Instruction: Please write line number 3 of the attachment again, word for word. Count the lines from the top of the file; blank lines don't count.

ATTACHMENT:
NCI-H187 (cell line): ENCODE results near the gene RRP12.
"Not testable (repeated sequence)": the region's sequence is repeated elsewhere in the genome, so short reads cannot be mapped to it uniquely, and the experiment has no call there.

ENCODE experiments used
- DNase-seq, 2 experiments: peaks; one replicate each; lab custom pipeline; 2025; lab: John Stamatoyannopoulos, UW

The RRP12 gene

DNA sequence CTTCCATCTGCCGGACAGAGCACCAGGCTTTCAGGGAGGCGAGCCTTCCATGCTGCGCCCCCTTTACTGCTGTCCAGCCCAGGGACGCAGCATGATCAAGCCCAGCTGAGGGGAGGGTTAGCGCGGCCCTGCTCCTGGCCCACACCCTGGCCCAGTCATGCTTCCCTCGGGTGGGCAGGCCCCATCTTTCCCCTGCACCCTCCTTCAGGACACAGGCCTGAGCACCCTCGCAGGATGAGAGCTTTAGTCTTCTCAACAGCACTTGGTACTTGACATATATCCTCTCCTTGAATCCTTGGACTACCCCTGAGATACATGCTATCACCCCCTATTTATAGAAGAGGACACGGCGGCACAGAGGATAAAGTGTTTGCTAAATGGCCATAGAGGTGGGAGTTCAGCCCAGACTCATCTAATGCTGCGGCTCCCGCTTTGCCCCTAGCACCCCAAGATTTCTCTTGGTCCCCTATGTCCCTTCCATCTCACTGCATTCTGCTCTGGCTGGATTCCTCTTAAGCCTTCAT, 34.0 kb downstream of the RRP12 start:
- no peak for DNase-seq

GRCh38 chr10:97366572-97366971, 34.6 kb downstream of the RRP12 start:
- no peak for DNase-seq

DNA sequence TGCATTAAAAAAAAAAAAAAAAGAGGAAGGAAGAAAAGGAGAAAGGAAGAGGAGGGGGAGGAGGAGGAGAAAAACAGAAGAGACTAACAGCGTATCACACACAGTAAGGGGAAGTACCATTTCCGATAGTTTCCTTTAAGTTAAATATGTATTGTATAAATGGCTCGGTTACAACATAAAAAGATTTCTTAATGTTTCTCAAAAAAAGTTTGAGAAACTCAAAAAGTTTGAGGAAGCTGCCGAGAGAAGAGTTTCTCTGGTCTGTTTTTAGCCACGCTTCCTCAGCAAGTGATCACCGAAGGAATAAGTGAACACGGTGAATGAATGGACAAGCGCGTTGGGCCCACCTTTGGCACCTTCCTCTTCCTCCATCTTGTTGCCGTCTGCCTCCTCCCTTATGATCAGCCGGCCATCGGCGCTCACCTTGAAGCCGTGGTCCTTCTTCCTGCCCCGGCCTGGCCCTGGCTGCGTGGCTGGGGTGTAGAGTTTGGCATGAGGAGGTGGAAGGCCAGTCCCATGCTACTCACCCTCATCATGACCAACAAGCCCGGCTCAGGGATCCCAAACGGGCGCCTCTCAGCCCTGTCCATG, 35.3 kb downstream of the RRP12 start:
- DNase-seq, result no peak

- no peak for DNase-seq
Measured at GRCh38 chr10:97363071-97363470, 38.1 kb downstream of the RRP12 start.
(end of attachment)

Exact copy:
ENCODE experiments used